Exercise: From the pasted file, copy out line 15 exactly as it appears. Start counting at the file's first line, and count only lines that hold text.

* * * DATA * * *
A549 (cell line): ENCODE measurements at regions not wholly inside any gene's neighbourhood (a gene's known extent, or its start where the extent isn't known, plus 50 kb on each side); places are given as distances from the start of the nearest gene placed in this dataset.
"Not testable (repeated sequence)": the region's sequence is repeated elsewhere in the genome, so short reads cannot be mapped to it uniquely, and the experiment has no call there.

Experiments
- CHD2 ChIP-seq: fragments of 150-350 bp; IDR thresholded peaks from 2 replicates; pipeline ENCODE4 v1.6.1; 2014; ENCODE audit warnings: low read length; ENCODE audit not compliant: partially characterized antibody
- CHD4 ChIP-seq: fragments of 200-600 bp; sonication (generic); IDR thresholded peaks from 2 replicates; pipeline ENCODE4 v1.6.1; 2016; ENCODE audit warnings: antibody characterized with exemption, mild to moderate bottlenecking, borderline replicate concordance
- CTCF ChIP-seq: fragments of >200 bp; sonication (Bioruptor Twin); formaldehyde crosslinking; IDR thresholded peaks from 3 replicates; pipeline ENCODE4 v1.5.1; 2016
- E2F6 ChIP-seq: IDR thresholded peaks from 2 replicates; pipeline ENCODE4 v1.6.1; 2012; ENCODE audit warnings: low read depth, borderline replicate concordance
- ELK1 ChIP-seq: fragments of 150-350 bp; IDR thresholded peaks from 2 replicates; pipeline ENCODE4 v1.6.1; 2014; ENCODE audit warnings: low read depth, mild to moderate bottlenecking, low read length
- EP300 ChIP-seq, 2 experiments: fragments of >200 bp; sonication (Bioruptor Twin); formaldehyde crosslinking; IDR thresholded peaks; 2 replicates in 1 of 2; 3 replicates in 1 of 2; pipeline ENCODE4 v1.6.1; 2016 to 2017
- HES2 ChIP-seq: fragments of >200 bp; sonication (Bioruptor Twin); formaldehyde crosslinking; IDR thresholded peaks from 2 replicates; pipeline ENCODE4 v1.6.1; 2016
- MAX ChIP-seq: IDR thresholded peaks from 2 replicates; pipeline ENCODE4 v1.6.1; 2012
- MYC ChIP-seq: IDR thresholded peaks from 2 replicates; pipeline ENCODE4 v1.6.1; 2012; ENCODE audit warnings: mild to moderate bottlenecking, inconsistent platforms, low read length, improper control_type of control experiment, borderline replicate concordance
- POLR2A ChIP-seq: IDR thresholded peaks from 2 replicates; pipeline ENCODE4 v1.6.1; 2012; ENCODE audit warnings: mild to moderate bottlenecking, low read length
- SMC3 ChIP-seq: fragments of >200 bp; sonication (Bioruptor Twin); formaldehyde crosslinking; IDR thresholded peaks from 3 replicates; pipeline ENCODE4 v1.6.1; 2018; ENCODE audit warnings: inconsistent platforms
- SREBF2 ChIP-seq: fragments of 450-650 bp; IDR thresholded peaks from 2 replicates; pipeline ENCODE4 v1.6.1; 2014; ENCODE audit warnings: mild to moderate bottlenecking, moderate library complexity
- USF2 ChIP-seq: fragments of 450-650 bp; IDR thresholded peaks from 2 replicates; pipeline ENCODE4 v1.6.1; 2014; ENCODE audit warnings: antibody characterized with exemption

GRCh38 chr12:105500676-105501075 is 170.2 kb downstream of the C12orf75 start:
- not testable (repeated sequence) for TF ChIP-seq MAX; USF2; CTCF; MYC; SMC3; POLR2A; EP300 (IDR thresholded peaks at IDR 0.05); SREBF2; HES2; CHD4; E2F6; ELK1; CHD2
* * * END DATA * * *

- SREBF2 ChIP-seq: fragments of 450-650 bp; IDR thresholded peaks from 2 replicates; pipeline ENCODE4 v1.6.1; 2014; ENCODE audit warnings: mild to moderate bottlenecking, moderate library complexity